The most important infrastructure of our daily lives is invisible: the Global Positioning System. GPS is a network of satellites that provides precise locations, which is integrated into all sorts of electronic devices, from self-driving cars and navigation systems to mobile phones. An accurate and reliable GPS system is also a national security concern, as GPS is a central component of modern weapons systems, air traffic controls, and even parts of the economy like agriculture. Not surprisingly, then, there are mounting questions about the security of GPS systems, and Japan, like all other major economies, must take them seriously.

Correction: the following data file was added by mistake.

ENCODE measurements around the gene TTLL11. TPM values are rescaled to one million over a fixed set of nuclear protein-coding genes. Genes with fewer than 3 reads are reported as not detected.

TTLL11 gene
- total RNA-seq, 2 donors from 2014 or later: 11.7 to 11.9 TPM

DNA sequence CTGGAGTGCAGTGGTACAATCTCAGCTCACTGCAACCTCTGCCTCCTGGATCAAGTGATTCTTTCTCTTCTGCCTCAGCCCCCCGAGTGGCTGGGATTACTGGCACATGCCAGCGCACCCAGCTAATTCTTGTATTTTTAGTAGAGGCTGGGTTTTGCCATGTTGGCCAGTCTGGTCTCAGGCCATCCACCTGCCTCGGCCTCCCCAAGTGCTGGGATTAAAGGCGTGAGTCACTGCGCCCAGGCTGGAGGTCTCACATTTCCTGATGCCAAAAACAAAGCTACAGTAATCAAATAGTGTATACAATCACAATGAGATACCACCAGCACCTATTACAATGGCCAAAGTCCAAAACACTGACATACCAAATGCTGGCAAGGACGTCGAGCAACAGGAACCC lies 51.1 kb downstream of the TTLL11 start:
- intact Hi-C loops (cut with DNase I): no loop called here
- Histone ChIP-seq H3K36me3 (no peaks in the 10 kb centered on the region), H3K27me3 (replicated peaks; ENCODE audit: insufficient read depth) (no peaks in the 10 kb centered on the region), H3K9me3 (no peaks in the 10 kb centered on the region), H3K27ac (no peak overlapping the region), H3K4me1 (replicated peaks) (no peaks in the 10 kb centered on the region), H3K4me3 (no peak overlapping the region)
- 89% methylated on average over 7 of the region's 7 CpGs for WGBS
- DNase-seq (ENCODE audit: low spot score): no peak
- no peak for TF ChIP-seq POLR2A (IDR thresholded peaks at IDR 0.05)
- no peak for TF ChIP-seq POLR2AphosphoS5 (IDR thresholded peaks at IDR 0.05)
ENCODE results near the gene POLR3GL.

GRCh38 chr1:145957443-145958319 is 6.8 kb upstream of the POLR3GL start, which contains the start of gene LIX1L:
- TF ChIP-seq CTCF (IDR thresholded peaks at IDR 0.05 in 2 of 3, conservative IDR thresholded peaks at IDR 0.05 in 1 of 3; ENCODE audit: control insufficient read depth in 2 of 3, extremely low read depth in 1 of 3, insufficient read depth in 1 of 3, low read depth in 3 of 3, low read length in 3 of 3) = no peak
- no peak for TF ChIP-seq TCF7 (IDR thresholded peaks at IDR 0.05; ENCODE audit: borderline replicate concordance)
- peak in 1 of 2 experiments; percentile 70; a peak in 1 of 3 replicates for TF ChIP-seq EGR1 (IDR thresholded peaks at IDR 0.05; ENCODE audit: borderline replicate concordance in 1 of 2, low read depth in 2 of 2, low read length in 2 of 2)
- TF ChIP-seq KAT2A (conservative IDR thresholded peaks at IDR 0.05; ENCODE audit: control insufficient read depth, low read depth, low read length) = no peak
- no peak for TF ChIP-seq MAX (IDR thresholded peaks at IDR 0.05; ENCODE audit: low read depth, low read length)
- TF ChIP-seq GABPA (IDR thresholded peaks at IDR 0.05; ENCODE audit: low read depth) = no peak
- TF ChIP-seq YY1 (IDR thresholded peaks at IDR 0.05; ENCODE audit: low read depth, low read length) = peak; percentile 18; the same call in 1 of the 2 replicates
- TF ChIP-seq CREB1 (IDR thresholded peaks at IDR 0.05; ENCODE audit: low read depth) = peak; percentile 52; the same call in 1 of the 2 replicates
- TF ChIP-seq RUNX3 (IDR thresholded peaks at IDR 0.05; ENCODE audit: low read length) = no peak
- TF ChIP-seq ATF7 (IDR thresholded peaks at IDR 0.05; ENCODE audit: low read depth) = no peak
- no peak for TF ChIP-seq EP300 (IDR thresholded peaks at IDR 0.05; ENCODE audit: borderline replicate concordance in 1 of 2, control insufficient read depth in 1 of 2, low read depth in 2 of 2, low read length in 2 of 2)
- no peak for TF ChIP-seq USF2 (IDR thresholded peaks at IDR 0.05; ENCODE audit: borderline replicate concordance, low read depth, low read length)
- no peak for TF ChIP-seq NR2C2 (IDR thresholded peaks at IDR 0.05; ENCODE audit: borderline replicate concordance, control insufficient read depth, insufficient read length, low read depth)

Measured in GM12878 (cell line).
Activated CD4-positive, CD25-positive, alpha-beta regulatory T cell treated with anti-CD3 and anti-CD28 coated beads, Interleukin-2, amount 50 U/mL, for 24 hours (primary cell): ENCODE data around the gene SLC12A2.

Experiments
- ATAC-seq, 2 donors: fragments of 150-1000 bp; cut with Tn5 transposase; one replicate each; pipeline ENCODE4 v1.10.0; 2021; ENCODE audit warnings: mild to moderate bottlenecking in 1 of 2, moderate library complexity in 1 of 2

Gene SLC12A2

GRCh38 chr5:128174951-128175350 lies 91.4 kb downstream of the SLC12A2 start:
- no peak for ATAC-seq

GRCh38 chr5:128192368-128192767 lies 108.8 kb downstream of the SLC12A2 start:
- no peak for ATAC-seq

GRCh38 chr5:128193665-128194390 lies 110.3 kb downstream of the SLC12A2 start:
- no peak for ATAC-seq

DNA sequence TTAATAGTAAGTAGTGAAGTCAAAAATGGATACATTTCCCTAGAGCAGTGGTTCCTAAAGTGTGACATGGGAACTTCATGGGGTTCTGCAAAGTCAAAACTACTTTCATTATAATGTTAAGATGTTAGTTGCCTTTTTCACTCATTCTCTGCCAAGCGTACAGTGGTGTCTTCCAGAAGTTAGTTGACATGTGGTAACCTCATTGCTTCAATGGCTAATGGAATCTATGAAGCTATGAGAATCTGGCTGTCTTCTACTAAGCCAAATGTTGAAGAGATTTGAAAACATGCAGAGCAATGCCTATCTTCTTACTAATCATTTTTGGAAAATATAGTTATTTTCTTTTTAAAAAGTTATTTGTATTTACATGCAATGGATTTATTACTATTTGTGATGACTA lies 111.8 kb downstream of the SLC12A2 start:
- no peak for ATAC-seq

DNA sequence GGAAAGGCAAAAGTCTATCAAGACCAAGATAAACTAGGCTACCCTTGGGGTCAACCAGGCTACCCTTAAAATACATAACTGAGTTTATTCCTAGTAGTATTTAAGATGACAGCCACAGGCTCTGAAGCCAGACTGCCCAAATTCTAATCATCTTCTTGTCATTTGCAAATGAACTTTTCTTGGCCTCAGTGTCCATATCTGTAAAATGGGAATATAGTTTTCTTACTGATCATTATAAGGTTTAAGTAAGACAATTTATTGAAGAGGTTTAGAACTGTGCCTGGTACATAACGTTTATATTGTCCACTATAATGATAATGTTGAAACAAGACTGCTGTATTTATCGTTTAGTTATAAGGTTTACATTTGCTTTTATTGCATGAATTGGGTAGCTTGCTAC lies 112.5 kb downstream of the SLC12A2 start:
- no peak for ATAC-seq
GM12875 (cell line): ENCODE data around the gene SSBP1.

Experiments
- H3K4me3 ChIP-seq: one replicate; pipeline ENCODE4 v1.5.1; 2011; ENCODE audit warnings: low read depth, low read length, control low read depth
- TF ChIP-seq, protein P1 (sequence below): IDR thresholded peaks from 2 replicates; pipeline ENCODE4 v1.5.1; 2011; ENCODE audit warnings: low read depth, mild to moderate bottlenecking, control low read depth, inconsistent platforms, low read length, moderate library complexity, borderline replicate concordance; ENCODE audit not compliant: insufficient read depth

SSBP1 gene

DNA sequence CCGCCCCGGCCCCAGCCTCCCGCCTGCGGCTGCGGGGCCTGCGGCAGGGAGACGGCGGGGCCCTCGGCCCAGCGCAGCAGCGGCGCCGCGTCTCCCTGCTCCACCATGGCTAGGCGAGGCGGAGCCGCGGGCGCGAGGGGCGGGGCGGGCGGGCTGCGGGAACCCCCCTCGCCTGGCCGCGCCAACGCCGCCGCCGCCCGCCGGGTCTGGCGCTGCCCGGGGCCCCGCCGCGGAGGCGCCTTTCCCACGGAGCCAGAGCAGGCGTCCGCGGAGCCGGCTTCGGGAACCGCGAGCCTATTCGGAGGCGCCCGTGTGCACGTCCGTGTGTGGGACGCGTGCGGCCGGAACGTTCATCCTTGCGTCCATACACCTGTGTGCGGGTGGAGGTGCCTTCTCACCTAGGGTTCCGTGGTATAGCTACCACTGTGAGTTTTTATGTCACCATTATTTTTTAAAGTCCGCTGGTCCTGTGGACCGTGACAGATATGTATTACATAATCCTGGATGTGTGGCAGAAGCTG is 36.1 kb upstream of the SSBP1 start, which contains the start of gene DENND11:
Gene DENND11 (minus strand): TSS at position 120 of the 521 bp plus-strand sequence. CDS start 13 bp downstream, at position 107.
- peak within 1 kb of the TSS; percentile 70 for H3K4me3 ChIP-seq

Those concerns crystalized in recent days after reports that Russia had interfered with GPS systems in Northern Europe during NATO war games held during the last two weeks. Officials observed disruptions to GPS signals during the closing days of Trident Juncture, the largest NATO exercise in decades. The participation of military forces from 31 countries — all 29 NATO members, along with Finland and Sweden — prompted Russian complaints of hostile behavior.

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